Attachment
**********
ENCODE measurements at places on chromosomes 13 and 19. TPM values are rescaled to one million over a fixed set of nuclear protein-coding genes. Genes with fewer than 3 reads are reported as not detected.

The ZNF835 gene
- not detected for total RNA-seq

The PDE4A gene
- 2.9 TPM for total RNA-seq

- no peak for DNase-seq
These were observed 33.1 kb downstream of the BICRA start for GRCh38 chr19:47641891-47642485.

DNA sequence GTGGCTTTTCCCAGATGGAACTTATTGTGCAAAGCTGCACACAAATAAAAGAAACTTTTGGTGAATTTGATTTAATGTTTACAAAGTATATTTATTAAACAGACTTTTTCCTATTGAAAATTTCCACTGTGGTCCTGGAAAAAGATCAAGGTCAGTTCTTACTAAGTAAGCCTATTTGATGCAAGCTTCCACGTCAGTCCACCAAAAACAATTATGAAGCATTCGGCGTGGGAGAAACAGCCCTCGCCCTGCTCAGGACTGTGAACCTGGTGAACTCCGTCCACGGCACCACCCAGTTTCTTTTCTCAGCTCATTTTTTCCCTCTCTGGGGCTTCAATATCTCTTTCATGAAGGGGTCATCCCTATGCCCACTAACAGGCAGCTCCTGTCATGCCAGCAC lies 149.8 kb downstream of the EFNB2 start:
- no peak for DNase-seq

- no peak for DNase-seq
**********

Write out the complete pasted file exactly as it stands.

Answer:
ENCODE measurements at places on chromosomes 13 and 19. TPM values are rescaled to one million over a fixed set of nuclear protein-coding genes. Genes with fewer than 3 reads are reported as not detected.

The ZNF835 gene
- not detected for total RNA-seq

The PDE4A gene
- 2.9 TPM for total RNA-seq

- no peak for DNase-seq
These were observed 33.1 kb downstream of the BICRA start for GRCh38 chr19:47641891-47642485.

DNA sequence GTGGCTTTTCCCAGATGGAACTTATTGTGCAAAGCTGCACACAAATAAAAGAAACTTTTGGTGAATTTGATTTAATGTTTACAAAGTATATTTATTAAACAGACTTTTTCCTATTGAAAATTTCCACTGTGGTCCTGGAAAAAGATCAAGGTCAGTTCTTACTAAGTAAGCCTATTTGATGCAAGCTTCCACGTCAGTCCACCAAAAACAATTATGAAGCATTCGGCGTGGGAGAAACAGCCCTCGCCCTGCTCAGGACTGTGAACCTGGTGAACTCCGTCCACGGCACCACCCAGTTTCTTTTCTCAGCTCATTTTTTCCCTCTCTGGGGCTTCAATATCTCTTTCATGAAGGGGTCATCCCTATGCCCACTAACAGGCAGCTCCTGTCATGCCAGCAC lies 149.8 kb downstream of the EFNB2 start:
- no peak for DNase-seq

- no peak for DNase-seq